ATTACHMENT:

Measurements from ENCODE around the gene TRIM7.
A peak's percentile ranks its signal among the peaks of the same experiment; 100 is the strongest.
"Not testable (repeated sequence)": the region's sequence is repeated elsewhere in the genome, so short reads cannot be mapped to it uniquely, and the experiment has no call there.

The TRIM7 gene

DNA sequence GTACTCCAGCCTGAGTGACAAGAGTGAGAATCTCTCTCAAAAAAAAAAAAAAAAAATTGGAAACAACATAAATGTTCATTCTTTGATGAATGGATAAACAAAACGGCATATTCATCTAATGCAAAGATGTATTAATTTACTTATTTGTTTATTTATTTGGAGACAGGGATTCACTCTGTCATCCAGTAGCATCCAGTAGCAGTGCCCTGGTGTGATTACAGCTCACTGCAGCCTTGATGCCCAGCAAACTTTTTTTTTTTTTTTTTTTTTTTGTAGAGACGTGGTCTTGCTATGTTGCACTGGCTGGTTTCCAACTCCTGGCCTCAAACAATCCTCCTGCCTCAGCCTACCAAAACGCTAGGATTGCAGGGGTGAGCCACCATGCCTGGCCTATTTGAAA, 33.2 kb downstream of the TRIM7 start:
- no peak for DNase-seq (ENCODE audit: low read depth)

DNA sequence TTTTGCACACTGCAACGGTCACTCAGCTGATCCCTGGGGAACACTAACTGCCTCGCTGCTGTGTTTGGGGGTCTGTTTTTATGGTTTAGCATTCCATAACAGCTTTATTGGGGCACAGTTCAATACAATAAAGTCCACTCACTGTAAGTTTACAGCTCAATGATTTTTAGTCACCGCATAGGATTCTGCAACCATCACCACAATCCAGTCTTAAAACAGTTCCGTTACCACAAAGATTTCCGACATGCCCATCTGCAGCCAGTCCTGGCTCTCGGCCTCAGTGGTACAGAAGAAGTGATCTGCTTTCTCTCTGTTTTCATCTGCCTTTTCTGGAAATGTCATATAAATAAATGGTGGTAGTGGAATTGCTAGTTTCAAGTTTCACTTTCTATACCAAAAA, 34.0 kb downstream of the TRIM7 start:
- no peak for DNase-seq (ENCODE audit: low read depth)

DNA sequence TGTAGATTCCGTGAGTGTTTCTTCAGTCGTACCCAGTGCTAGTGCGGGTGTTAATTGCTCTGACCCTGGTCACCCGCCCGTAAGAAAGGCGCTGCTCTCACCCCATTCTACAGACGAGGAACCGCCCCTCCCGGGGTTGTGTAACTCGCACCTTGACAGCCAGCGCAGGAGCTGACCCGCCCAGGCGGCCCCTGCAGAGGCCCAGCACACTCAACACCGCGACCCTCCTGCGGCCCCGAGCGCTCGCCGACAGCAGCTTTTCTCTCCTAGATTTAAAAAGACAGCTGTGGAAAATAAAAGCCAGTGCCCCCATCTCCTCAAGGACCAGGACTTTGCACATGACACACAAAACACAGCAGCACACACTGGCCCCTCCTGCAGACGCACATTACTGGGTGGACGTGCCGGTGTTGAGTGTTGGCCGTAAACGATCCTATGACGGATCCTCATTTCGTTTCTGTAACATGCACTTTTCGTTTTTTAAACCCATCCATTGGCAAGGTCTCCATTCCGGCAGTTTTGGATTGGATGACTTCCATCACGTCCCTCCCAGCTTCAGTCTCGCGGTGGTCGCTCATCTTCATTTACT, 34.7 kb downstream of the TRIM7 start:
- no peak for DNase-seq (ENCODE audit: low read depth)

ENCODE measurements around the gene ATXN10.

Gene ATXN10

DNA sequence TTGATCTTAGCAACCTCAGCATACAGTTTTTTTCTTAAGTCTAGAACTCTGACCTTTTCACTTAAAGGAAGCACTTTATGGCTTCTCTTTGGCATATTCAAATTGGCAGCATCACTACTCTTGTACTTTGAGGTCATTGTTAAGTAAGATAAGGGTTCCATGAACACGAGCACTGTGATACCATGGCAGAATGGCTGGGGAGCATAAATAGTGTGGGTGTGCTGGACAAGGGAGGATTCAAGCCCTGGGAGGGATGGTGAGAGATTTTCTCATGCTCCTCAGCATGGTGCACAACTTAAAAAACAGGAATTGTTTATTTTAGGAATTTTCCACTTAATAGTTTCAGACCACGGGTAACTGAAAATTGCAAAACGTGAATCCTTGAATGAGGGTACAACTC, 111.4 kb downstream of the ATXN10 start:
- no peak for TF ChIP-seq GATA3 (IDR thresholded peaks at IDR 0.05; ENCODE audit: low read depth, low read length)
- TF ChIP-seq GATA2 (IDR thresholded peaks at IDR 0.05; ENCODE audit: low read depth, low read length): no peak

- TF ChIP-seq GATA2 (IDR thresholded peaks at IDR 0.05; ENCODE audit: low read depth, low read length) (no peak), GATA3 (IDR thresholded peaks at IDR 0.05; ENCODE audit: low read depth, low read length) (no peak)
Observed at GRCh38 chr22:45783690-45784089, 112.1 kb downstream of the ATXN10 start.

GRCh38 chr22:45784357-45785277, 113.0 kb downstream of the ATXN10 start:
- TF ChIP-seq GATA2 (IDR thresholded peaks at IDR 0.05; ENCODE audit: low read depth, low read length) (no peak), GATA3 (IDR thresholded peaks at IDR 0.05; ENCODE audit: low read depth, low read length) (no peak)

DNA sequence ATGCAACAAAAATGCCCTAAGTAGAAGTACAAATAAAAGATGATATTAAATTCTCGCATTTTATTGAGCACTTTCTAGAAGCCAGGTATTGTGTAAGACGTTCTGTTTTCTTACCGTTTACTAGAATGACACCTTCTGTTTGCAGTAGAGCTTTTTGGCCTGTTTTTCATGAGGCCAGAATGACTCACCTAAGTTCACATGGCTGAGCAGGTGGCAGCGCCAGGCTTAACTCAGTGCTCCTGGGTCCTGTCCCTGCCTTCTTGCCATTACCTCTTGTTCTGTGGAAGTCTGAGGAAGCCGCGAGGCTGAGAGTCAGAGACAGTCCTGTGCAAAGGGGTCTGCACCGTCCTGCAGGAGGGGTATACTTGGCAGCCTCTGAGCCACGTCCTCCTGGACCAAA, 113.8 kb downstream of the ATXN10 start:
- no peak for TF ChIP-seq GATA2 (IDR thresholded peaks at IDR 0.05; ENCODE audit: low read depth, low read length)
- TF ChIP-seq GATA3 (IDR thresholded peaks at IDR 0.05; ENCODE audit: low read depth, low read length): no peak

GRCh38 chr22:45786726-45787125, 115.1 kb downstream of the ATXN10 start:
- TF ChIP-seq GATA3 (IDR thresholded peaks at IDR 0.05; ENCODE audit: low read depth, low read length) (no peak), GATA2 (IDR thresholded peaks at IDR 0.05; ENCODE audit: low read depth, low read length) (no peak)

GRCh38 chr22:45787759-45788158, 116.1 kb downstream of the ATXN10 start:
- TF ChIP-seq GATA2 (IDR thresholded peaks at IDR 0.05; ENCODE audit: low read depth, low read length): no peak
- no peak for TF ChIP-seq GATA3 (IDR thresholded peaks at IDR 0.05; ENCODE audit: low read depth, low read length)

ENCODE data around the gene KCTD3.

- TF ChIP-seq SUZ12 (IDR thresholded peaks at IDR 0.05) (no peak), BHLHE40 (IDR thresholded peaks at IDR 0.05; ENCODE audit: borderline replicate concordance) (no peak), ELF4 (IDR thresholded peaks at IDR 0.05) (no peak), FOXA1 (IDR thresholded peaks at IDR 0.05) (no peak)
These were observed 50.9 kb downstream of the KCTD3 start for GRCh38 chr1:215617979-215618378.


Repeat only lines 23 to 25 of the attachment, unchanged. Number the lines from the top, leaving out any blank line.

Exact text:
GRCh38 chr22:45786726-45787125, 115.1 kb downstream of the ATXN10 start:
- TF ChIP-seq GATA3 (IDR thresholded peaks at IDR 0.05; ENCODE audit: low read depth, low read length) (no peak), GATA2 (IDR thresholded peaks at IDR 0.05; ENCODE audit: low read depth, low read length) (no peak)

GRCh38 chr22:45787759-45788158, 116.1 kb downstream of the ATXN10 start: